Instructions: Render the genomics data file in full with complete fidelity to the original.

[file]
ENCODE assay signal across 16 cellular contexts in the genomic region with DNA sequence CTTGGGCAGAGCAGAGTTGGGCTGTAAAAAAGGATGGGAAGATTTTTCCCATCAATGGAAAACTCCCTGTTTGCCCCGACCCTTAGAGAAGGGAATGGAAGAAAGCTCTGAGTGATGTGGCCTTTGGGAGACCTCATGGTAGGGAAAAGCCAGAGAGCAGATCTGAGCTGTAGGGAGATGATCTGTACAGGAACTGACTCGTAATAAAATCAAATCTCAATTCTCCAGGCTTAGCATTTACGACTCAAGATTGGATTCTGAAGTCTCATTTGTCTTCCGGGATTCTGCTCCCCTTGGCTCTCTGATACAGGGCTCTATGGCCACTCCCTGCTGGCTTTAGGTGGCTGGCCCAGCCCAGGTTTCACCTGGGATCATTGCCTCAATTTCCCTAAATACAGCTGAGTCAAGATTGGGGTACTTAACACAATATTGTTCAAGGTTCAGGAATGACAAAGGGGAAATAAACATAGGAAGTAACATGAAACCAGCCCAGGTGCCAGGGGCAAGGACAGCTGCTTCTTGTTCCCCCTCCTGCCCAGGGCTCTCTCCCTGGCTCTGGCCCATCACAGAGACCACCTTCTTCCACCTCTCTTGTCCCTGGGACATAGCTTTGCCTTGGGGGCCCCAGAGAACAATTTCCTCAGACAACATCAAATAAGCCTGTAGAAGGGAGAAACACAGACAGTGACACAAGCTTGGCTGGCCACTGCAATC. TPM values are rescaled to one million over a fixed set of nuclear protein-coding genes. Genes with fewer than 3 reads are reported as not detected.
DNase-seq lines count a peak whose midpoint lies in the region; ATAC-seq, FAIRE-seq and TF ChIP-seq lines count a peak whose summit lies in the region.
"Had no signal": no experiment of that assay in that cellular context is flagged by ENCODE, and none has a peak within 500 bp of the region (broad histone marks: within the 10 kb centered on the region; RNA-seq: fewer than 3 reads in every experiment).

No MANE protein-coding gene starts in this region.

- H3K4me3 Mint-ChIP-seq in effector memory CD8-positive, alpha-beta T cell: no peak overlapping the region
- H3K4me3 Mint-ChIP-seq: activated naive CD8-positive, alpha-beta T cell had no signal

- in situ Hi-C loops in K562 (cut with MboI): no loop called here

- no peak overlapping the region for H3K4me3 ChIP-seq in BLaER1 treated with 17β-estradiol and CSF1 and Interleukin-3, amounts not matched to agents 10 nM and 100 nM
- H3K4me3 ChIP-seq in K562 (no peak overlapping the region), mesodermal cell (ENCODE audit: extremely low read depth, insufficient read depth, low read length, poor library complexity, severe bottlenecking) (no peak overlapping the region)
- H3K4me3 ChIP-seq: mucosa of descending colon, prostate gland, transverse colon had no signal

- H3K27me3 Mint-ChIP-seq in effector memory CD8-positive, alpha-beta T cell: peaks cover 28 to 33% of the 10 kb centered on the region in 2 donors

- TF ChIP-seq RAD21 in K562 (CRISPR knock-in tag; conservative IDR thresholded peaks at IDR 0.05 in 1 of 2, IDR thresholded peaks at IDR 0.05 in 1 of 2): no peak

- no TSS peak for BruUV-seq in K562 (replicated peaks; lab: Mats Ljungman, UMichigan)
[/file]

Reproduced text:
ENCODE assay signal across 16 cellular contexts in the genomic region with DNA sequence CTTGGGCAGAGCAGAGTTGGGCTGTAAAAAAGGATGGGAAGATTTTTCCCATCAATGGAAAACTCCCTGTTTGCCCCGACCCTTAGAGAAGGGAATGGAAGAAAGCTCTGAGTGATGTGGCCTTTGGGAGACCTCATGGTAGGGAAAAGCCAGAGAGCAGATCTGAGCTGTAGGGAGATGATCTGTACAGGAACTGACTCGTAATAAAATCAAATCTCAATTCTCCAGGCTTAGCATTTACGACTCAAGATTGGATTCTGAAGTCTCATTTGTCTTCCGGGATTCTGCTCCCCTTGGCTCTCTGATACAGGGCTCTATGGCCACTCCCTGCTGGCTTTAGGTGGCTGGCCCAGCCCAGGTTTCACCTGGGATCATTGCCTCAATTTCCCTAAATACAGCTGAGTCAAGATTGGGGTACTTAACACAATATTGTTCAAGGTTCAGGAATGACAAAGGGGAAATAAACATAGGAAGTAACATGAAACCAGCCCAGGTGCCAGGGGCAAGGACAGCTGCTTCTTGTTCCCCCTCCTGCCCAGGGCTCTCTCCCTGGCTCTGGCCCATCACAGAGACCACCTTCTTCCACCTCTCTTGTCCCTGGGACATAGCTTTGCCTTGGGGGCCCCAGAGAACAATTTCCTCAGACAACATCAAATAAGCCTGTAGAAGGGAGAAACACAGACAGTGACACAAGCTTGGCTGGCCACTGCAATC. TPM values are rescaled to one million over a fixed set of nuclear protein-coding genes. Genes with fewer than 3 reads are reported as not detected.
DNase-seq lines count a peak whose midpoint lies in the region; ATAC-seq, FAIRE-seq and TF ChIP-seq lines count a peak whose summit lies in the region.
"Had no signal": no experiment of that assay in that cellular context is flagged by ENCODE, and none has a peak within 500 bp of the region (broad histone marks: within the 10 kb centered on the region; RNA-seq: fewer than 3 reads in every experiment).

No MANE protein-coding gene starts in this region.

- H3K4me3 Mint-ChIP-seq in effector memory CD8-positive, alpha-beta T cell: no peak overlapping the region
- H3K4me3 Mint-ChIP-seq: activated naive CD8-positive, alpha-beta T cell had no signal

- in situ Hi-C loops in K562 (cut with MboI): no loop called here

- no peak overlapping the region for H3K4me3 ChIP-seq in BLaER1 treated with 17β-estradiol and CSF1 and Interleukin-3, amounts not matched to agents 10 nM and 100 nM
- H3K4me3 ChIP-seq in K562 (no peak overlapping the region), mesodermal cell (ENCODE audit: extremely low read depth, insufficient read depth, low read length, poor library complexity, severe bottlenecking) (no peak overlapping the region)
- H3K4me3 ChIP-seq: mucosa of descending colon, prostate gland, transverse colon had no signal

- H3K27me3 Mint-ChIP-seq in effector memory CD8-positive, alpha-beta T cell: peaks cover 28 to 33% of the 10 kb centered on the region in 2 donors

- TF ChIP-seq RAD21 in K562 (CRISPR knock-in tag; conservative IDR thresholded peaks at IDR 0.05 in 1 of 2, IDR thresholded peaks at IDR 0.05 in 1 of 2): no peak

- no TSS peak for BruUV-seq in K562 (replicated peaks; lab: Mats Ljungman, UMichigan)